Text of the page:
“Becoming a __________ Audiologist” is a continuation of the “So You Want to Be a __________ Audiologist” interview series on the SAA website and is dedicated to informing students of the vastness of audiology and how they can become the audiologist they never knew they wanted to be.
Dr. Andrea Gohmert is the Director of Audiology Clinical Operations at the Callier Center for Communication Disorders at the University of Texas-Dallas.
Q: What are some of the responsibilities that come with being a Clinical Director for an AuD program?
- Management of personnel, including staffing, hiring, disciplinary actions, and firing.
- Management of clinic budget – equipment costs, service costs, salaries, benefits etc.
- Pricing of products and services.
- Management and creation of contracts – insurance companies, school contracts, third party contracts.
- Credentialing of providers with contracted providers.
- Management of insurance reimbursement, third party reimbursement, and government reimbursement through Medicare and Medicaid.
- Marketing the practice – website, search engine maximization, collateral, marketing to referral partners.
- Fundraising – part of a nonprofit clinic that has different funds available for the public and clinic.
- Coordination with the academic team to provide student clinical practicum opportunities.
- Scheduling spaces for patient care and student instruction.
- Work with an interdisciplinary team to provide overall services for speech, language, and hearing to the community.
Q: What are some challenges that come with being a Clinical Director?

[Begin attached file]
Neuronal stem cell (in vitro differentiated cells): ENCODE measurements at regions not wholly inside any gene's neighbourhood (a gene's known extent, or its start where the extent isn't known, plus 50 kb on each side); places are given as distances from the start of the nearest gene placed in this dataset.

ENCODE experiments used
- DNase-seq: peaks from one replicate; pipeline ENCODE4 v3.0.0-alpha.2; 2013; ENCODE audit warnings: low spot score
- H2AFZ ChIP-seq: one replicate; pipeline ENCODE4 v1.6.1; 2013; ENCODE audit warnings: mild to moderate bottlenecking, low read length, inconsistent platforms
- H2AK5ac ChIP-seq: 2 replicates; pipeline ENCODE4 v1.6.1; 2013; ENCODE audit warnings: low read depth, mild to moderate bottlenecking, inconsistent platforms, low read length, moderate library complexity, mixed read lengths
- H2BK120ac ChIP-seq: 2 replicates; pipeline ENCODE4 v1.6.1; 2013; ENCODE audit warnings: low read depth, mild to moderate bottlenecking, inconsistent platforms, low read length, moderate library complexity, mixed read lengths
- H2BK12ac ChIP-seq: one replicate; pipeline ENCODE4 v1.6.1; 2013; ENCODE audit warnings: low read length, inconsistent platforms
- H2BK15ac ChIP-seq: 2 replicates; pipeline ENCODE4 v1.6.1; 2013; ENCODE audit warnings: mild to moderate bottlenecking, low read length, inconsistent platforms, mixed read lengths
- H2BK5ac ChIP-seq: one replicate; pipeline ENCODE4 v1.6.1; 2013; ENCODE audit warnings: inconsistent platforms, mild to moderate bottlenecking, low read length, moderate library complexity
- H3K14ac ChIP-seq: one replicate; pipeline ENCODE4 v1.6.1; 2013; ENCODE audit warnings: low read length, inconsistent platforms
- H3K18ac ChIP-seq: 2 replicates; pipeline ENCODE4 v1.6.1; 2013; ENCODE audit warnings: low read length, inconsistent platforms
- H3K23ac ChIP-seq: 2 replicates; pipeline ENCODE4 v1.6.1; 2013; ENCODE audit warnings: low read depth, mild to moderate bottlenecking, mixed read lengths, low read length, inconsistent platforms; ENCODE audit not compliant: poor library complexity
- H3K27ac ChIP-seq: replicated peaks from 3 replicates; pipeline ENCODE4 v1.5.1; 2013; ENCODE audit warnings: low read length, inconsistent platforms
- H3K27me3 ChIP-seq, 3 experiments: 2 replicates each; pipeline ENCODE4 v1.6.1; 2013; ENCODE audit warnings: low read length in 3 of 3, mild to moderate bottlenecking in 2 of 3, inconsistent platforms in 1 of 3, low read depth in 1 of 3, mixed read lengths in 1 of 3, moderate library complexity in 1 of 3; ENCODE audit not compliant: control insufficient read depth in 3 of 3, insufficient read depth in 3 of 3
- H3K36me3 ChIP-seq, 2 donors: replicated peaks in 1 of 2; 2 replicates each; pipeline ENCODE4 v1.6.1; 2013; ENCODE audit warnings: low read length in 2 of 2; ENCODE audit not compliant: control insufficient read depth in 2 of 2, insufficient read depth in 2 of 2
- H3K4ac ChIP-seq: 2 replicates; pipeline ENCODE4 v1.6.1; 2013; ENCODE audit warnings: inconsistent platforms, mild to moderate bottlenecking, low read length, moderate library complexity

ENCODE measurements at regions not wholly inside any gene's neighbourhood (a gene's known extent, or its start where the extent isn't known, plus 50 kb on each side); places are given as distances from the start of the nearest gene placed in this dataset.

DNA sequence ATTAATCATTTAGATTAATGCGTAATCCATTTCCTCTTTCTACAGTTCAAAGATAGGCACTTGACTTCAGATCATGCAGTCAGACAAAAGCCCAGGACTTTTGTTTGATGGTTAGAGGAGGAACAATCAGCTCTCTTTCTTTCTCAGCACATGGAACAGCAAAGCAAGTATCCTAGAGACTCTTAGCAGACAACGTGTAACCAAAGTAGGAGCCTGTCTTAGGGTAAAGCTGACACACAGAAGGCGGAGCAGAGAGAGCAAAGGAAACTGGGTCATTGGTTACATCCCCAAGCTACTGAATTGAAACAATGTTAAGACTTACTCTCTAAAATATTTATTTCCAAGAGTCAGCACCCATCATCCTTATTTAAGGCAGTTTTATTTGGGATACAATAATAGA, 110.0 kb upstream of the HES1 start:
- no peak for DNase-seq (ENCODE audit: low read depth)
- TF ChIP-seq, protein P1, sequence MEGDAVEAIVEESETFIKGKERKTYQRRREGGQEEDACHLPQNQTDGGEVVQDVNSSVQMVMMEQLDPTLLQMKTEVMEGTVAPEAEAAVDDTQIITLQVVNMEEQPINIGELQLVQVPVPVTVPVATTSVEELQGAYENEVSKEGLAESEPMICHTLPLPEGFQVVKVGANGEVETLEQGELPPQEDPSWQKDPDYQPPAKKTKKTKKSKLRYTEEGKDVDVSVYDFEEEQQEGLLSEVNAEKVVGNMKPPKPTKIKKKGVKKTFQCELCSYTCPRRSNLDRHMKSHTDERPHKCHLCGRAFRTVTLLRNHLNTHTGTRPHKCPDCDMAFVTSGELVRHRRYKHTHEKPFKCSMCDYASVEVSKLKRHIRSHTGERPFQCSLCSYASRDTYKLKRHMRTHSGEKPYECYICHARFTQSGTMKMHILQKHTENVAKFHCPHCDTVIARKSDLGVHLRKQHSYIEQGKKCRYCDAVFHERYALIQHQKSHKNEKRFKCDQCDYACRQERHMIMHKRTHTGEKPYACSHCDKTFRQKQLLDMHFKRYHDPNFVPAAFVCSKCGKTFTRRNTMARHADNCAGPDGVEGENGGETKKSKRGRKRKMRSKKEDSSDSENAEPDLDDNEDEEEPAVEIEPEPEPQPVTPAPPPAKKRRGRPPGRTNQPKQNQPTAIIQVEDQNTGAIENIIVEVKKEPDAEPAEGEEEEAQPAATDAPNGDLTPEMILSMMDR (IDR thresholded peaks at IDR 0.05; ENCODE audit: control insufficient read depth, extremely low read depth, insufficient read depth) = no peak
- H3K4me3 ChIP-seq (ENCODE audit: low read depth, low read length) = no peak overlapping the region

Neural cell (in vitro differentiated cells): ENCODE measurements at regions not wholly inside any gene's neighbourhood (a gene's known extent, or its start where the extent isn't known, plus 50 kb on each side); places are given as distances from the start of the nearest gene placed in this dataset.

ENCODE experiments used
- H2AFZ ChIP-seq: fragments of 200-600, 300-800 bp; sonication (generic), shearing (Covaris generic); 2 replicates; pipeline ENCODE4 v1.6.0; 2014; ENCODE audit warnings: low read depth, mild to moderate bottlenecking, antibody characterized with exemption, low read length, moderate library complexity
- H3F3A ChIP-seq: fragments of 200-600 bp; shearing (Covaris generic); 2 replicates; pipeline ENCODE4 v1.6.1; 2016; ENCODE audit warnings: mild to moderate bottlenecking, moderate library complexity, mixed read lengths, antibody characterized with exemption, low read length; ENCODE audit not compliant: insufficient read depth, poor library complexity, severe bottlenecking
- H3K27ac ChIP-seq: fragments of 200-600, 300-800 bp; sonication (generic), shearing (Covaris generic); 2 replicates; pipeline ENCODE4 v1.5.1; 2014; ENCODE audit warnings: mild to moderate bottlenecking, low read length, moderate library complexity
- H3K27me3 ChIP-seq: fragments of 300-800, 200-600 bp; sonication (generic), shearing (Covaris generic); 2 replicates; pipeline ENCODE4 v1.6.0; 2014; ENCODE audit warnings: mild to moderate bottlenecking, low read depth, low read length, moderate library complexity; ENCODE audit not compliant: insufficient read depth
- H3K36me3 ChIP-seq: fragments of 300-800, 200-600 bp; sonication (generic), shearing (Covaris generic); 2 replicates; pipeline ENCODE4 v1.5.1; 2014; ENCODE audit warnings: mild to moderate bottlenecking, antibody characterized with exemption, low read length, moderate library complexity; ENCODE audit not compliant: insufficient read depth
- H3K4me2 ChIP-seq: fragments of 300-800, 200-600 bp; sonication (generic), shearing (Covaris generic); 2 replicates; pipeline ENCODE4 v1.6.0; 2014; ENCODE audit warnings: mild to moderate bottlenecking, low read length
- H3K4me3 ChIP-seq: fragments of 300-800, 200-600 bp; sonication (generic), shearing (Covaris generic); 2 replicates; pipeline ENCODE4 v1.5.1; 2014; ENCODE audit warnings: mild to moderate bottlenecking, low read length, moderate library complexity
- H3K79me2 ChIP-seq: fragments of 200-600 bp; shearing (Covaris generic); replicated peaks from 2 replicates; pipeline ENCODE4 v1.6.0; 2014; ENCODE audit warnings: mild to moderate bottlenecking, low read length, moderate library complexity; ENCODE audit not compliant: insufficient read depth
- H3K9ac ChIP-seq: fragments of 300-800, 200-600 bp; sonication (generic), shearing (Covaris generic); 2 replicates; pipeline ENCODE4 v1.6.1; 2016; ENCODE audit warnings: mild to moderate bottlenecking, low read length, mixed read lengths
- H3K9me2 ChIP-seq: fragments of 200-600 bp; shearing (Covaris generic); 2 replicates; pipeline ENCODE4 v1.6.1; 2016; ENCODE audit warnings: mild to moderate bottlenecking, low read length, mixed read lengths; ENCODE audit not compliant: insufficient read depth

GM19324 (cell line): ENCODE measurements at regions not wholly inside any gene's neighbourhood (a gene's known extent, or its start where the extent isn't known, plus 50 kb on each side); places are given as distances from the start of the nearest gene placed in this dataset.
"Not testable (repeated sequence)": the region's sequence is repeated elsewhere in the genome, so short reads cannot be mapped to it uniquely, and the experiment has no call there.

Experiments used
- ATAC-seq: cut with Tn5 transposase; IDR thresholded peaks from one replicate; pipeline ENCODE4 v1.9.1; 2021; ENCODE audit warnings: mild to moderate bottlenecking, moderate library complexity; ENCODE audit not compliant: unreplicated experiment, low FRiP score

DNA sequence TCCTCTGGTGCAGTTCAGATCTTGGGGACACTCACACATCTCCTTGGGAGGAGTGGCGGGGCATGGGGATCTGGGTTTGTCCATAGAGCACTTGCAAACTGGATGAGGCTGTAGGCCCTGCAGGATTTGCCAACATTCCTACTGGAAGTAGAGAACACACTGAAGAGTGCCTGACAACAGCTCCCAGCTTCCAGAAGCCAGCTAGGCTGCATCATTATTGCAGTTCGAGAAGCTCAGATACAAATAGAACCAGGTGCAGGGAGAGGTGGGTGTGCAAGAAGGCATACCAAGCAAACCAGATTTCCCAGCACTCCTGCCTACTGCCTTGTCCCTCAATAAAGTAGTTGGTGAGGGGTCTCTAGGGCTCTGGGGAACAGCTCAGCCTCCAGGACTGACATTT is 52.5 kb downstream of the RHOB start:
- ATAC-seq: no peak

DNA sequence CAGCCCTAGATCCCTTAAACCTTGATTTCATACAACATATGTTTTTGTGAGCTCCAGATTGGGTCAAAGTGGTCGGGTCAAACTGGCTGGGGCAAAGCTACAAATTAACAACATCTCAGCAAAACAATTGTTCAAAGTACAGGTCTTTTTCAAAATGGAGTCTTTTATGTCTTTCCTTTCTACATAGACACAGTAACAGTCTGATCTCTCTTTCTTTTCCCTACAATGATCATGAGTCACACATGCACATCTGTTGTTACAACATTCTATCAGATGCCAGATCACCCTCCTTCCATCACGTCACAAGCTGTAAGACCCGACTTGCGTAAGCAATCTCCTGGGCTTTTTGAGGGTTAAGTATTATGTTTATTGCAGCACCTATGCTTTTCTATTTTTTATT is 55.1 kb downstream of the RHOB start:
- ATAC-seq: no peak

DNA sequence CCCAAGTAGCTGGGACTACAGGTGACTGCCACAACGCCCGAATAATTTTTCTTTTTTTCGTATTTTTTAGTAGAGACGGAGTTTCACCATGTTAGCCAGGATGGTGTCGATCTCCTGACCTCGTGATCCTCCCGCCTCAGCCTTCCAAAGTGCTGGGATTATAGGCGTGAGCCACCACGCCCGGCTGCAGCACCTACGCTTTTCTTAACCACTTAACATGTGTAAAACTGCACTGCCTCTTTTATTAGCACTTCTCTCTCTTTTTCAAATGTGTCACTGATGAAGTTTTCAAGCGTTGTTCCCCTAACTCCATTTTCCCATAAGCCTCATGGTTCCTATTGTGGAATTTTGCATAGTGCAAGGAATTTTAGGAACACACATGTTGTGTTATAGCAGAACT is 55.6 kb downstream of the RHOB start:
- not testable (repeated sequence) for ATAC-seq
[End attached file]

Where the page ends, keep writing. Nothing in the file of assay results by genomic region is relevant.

A: Running a clinic comes with a variety of daily issues from patient complaints, personnel issues, reimbursement issues, and the constant need to continue to market to the public to maintain a busy clinic schedule.
Q: How many patients do you normally see in a day?
A: I see patients once a week. I only see vestibular patients, and only for extensive workups.
Q: Adjacent to that question, describe the diversity of appointments you see in a week?
A: I have chosen to focus on vestibular patients only since all other patients tend to require follow up that I do not have time for with a heavy administrative load. Vestibular patients are usually only seen one time for a diagnostic evaluation of their auditory and vestibular system. This works well with my scheduling availability.
Q: What are the steps you take to place students in different clinical environments?
A: I make sure that our clinic offers as many types of services as possible outside of a hospital setting, on a population from birth to adult patients.
Q: What is some advice you can give to students that might want to become a Clinical Director?
A: I would advise taking some business courses that will train you in budgeting, personnel and human resource issues, insurance contracting, coding, and reimbursement. All of these skills as well as great organization skills are needed to become a Clinical Director.
This interview was completed by Conner Jansen, a first-year AuD student at the University of Texas – Dallas. Conner is a member of the SAA Communications Committee.
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